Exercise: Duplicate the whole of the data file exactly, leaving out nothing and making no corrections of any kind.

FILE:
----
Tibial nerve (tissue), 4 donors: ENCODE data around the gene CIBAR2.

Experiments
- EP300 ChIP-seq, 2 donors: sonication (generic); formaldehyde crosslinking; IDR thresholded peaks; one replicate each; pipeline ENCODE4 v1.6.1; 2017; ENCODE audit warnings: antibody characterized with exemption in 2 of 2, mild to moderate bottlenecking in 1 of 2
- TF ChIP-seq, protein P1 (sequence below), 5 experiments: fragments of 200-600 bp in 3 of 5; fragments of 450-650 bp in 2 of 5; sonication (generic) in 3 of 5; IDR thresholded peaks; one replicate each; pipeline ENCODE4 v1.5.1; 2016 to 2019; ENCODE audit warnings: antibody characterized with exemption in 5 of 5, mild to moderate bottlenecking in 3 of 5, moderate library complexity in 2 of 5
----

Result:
Tibial nerve (tissue), 4 donors: ENCODE data around the gene CIBAR2.

Experiments
- EP300 ChIP-seq, 2 donors: sonication (generic); formaldehyde crosslinking; IDR thresholded peaks; one replicate each; pipeline ENCODE4 v1.6.1; 2017; ENCODE audit warnings: antibody characterized with exemption in 2 of 2, mild to moderate bottlenecking in 1 of 2
- TF ChIP-seq, protein P1 (sequence below), 5 experiments: fragments of 200-600 bp in 3 of 5; fragments of 450-650 bp in 2 of 5; sonication (generic) in 3 of 5; IDR thresholded peaks; one replicate each; pipeline ENCODE4 v1.5.1; 2016 to 2019; ENCODE audit warnings: antibody characterized with exemption in 5 of 5, mild to moderate bottlenecking in 3 of 5, moderate library complexity in 2 of 5